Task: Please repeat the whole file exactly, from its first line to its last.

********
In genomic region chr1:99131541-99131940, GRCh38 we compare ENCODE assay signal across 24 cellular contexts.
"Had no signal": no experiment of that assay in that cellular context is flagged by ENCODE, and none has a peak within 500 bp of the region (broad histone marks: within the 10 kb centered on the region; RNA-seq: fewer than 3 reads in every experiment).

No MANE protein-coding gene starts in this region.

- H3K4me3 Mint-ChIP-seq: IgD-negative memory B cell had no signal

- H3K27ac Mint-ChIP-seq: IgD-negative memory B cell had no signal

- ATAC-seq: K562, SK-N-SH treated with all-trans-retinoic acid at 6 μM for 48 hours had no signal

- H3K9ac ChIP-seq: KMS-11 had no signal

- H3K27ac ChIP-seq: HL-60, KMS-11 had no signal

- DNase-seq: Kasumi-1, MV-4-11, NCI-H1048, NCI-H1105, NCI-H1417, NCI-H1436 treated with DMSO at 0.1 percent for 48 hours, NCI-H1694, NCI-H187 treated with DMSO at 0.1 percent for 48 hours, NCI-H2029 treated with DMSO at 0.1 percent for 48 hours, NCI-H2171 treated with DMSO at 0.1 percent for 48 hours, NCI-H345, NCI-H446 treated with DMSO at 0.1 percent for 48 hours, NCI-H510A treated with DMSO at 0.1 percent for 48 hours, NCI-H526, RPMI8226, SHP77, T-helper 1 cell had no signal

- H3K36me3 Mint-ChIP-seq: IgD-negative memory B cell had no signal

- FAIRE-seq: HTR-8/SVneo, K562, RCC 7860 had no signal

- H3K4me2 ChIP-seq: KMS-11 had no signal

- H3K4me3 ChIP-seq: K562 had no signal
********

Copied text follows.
In genomic region chr1:99131541-99131940, GRCh38 we compare ENCODE assay signal across 24 cellular contexts.
"Had no signal": no experiment of that assay in that cellular context is flagged by ENCODE, and none has a peak within 500 bp of the region (broad histone marks: within the 10 kb centered on the region; RNA-seq: fewer than 3 reads in every experiment).

No MANE protein-coding gene starts in this region.

- H3K4me3 Mint-ChIP-seq: IgD-negative memory B cell had no signal

- H3K27ac Mint-ChIP-seq: IgD-negative memory B cell had no signal

- ATAC-seq: K562, SK-N-SH treated with all-trans-retinoic acid at 6 μM for 48 hours had no signal

- H3K9ac ChIP-seq: KMS-11 had no signal

- H3K27ac ChIP-seq: HL-60, KMS-11 had no signal

- DNase-seq: Kasumi-1, MV-4-11, NCI-H1048, NCI-H1105, NCI-H1417, NCI-H1436 treated with DMSO at 0.1 percent for 48 hours, NCI-H1694, NCI-H187 treated with DMSO at 0.1 percent for 48 hours, NCI-H2029 treated with DMSO at 0.1 percent for 48 hours, NCI-H2171 treated with DMSO at 0.1 percent for 48 hours, NCI-H345, NCI-H446 treated with DMSO at 0.1 percent for 48 hours, NCI-H510A treated with DMSO at 0.1 percent for 48 hours, NCI-H526, RPMI8226, SHP77, T-helper 1 cell had no signal

- H3K36me3 Mint-ChIP-seq: IgD-negative memory B cell had no signal

- FAIRE-seq: HTR-8/SVneo, K562, RCC 7860 had no signal

- H3K4me2 ChIP-seq: KMS-11 had no signal

- H3K4me3 ChIP-seq: K562 had no signal